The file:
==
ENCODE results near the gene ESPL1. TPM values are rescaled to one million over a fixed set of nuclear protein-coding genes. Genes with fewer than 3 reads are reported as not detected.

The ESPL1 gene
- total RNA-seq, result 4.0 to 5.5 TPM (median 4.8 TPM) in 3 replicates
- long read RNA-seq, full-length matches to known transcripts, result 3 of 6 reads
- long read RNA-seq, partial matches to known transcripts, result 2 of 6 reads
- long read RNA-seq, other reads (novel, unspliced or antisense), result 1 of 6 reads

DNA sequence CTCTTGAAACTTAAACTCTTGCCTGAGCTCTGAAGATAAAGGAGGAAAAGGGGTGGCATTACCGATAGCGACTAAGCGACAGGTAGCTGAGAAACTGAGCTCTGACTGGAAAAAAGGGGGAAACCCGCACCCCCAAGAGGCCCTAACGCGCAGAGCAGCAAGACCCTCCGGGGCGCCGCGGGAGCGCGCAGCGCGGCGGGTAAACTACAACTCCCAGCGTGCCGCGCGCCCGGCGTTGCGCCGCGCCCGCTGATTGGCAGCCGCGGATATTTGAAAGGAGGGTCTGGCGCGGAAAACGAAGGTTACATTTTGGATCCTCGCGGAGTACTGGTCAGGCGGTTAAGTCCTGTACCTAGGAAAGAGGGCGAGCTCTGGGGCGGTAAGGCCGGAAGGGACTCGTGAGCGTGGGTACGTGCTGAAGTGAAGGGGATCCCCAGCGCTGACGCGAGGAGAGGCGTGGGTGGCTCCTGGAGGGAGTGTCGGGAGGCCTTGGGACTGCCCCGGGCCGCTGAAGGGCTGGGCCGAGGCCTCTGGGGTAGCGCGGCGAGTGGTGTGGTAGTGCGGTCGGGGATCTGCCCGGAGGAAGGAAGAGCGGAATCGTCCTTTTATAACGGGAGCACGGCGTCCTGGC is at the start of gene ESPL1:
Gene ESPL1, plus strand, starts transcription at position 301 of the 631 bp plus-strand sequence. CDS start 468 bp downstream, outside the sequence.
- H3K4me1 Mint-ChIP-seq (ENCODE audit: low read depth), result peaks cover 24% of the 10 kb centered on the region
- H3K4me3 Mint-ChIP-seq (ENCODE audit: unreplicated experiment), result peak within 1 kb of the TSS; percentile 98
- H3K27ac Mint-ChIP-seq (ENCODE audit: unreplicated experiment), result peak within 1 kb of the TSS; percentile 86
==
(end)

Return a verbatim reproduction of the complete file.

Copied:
ENCODE results near the gene ESPL1. TPM values are rescaled to one million over a fixed set of nuclear protein-coding genes. Genes with fewer than 3 reads are reported as not detected.

The ESPL1 gene
- total RNA-seq, result 4.0 to 5.5 TPM (median 4.8 TPM) in 3 replicates
- long read RNA-seq, full-length matches to known transcripts, result 3 of 6 reads
- long read RNA-seq, partial matches to known transcripts, result 2 of 6 reads
- long read RNA-seq, other reads (novel, unspliced or antisense), result 1 of 6 reads

DNA sequence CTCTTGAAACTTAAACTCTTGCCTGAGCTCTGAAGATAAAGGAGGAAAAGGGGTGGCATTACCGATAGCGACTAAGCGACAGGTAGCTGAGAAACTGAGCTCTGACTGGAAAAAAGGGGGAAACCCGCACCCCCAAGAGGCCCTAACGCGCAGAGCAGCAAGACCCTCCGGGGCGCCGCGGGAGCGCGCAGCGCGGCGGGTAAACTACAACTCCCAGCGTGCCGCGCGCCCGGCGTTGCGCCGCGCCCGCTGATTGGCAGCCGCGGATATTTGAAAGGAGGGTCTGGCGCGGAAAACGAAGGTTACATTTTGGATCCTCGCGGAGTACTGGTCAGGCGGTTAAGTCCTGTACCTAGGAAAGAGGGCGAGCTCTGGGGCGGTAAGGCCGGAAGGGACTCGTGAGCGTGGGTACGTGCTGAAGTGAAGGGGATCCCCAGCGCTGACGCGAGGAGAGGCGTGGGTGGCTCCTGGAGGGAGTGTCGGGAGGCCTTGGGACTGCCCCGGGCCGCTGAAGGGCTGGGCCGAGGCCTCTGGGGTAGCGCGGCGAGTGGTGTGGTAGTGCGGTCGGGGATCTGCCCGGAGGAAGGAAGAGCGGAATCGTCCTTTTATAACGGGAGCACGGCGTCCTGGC is at the start of gene ESPL1:
Gene ESPL1, plus strand, starts transcription at position 301 of the 631 bp plus-strand sequence. CDS start 468 bp downstream, outside the sequence.
- H3K4me1 Mint-ChIP-seq (ENCODE audit: low read depth), result peaks cover 24% of the 10 kb centered on the region
- H3K4me3 Mint-ChIP-seq (ENCODE audit: unreplicated experiment), result peak within 1 kb of the TSS; percentile 98
- H3K27ac Mint-ChIP-seq (ENCODE audit: unreplicated experiment), result peak within 1 kb of the TSS; percentile 86